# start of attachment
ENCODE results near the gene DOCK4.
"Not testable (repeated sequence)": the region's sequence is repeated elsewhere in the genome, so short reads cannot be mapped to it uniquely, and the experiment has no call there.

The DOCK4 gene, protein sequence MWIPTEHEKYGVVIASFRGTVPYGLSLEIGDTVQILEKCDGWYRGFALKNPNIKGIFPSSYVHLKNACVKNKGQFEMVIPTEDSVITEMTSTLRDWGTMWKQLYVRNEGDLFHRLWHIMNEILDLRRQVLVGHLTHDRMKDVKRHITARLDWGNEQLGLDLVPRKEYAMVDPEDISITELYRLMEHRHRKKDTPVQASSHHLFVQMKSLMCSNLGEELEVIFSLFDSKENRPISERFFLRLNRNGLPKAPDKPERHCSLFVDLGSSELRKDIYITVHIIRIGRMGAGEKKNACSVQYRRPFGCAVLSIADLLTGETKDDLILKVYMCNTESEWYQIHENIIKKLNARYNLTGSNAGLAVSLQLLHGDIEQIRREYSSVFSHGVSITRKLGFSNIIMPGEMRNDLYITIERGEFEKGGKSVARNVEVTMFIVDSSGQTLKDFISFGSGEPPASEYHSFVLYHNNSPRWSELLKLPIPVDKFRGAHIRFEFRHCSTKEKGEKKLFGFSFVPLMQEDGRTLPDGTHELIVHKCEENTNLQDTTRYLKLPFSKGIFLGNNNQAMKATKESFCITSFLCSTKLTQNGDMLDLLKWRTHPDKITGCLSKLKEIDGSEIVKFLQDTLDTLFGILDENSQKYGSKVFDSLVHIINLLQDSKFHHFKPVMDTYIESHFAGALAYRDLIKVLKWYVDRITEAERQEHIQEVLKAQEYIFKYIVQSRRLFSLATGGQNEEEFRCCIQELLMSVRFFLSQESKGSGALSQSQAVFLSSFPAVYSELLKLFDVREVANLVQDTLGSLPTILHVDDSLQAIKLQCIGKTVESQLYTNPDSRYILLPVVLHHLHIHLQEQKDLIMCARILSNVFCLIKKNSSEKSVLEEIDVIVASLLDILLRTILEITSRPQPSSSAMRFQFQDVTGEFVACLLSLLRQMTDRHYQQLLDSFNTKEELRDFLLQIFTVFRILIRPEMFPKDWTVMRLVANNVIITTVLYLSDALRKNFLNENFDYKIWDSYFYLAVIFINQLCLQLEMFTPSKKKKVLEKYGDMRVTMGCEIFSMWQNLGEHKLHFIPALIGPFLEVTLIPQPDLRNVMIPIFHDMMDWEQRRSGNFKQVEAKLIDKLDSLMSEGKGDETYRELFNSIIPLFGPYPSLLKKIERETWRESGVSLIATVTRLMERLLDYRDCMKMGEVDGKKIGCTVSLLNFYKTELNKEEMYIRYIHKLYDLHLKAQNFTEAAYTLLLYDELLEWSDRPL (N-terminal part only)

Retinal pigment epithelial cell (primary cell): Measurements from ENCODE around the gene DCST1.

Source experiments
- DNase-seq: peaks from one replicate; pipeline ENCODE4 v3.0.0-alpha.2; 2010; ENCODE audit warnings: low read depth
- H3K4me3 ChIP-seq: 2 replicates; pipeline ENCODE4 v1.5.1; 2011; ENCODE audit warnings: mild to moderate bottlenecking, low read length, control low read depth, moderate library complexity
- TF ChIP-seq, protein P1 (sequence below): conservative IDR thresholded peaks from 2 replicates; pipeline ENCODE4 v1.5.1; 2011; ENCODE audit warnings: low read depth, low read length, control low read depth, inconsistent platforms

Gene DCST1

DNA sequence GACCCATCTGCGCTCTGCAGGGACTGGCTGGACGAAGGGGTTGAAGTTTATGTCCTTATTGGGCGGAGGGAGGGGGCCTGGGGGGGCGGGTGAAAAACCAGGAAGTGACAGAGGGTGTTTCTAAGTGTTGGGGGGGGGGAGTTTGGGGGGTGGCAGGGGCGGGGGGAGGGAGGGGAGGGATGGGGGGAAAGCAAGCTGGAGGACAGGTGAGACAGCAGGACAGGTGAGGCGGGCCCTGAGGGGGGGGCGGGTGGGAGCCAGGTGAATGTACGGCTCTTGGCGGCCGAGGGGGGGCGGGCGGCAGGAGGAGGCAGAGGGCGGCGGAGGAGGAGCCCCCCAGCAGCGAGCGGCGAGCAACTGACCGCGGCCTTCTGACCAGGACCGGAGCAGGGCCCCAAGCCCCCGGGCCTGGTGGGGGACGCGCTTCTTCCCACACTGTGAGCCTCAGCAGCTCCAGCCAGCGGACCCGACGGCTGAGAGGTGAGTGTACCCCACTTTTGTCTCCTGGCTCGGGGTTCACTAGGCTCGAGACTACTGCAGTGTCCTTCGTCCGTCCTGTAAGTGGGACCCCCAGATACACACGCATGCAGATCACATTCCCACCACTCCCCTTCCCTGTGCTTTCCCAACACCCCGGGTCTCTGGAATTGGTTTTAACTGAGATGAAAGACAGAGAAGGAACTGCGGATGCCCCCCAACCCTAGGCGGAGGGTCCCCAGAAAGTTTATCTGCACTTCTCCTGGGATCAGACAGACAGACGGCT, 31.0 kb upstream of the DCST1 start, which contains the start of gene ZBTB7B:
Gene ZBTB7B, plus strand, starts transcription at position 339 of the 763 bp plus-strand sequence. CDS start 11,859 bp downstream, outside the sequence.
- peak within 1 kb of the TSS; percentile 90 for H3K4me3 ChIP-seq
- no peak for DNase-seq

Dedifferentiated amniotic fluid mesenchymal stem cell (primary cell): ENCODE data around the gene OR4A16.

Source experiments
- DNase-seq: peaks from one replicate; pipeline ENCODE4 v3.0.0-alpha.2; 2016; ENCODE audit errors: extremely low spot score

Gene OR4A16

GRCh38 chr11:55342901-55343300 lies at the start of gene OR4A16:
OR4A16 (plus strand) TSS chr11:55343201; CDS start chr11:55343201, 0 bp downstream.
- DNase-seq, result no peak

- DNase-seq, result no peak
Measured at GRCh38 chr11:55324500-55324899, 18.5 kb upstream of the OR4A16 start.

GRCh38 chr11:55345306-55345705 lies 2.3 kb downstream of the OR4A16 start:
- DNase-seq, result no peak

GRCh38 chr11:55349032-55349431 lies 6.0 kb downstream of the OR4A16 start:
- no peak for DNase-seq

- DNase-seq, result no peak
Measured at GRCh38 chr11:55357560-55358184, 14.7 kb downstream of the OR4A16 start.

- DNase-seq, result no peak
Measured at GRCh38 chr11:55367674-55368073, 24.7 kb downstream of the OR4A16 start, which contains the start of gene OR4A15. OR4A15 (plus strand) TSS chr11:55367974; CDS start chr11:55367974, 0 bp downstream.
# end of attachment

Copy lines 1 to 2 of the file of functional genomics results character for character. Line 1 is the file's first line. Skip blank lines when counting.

ENCODE results near the gene DOCK4.
"Not testable (repeated sequence)": the region's sequence is repeated elsewhere in the genome, so short reads cannot be mapped to it uniquely, and the experiment has no call there.